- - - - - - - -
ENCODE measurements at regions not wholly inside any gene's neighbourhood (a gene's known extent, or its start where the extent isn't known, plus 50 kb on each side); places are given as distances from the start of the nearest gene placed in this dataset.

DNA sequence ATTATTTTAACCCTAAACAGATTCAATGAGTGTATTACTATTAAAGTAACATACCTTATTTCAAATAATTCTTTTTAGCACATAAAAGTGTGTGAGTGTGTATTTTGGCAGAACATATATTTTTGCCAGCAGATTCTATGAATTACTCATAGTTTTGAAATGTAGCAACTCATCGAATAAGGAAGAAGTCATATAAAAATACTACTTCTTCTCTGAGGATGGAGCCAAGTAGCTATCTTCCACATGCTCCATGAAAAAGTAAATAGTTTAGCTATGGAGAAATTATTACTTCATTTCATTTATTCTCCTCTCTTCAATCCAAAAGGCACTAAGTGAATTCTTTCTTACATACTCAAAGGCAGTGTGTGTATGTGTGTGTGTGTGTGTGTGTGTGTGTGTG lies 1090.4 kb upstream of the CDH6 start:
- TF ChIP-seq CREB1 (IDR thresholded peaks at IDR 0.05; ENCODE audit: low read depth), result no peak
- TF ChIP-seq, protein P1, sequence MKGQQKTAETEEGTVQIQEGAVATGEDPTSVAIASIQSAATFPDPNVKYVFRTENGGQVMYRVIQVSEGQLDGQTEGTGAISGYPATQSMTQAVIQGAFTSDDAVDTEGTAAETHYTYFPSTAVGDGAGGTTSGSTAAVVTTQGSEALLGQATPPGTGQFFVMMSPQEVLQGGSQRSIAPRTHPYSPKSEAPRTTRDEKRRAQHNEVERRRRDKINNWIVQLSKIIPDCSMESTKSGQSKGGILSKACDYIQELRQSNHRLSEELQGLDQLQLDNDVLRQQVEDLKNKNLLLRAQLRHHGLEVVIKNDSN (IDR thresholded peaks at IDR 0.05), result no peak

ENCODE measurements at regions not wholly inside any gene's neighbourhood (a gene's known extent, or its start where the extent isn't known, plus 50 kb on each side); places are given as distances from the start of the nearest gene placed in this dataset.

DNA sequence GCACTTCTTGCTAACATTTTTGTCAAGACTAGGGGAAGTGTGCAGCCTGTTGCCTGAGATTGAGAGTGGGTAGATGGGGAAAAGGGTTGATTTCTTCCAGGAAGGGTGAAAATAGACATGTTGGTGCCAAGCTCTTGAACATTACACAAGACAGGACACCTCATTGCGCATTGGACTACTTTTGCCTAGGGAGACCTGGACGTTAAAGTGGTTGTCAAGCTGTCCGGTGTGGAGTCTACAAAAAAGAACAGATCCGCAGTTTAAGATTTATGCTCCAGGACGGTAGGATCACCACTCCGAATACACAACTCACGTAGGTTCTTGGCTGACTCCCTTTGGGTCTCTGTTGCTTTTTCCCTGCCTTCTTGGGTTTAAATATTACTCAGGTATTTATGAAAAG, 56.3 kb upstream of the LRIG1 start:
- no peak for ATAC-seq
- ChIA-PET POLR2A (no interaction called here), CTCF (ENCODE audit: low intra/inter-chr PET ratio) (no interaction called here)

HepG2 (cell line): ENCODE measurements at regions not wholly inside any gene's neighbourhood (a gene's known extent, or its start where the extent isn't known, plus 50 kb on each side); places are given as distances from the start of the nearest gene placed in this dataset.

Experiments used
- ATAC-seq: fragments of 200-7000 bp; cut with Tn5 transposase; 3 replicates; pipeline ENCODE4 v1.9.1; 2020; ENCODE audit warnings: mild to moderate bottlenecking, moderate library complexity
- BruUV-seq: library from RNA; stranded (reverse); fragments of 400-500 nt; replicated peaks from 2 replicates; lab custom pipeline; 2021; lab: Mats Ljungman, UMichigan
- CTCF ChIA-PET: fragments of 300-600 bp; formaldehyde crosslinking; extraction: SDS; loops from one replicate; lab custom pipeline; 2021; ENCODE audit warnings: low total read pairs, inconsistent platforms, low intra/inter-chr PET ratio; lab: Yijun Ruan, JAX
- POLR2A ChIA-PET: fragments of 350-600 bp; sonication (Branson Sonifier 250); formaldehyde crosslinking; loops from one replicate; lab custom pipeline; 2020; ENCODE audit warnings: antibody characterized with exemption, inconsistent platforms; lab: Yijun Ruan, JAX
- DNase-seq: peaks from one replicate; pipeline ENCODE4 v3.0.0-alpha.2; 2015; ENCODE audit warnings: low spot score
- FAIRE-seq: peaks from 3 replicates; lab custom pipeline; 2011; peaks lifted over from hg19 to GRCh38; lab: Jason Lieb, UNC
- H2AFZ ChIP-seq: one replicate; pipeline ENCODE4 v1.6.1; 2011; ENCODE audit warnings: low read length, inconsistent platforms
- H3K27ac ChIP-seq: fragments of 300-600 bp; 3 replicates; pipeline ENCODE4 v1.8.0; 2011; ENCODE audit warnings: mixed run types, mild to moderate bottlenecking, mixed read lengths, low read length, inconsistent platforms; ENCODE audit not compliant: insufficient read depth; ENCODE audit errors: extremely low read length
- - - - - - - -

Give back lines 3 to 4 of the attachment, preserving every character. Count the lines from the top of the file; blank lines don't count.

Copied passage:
- TF ChIP-seq CREB1 (IDR thresholded peaks at IDR 0.05; ENCODE audit: low read depth), result no peak
- TF ChIP-seq, protein P1, sequence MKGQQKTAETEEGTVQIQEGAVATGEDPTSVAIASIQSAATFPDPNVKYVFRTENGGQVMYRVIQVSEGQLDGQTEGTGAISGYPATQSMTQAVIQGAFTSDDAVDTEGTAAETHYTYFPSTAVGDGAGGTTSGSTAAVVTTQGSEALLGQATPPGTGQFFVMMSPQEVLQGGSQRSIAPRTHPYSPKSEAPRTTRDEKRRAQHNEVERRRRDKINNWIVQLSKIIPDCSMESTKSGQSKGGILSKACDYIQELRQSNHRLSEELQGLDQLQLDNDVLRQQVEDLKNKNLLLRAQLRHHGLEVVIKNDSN (IDR thresholded peaks at IDR 0.05), result no peak